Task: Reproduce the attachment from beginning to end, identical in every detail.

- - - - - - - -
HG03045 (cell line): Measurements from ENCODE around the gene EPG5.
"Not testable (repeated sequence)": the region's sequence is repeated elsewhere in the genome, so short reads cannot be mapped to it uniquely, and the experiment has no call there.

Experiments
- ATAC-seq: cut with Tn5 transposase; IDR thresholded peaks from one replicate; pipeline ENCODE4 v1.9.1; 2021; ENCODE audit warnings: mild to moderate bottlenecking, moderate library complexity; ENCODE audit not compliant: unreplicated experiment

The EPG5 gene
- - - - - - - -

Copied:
HG03045 (cell line): Measurements from ENCODE around the gene EPG5.
"Not testable (repeated sequence)": the region's sequence is repeated elsewhere in the genome, so short reads cannot be mapped to it uniquely, and the experiment has no call there.

Experiments
- ATAC-seq: cut with Tn5 transposase; IDR thresholded peaks from one replicate; pipeline ENCODE4 v1.9.1; 2021; ENCODE audit warnings: mild to moderate bottlenecking, moderate library complexity; ENCODE audit not compliant: unreplicated experiment

The EPG5 gene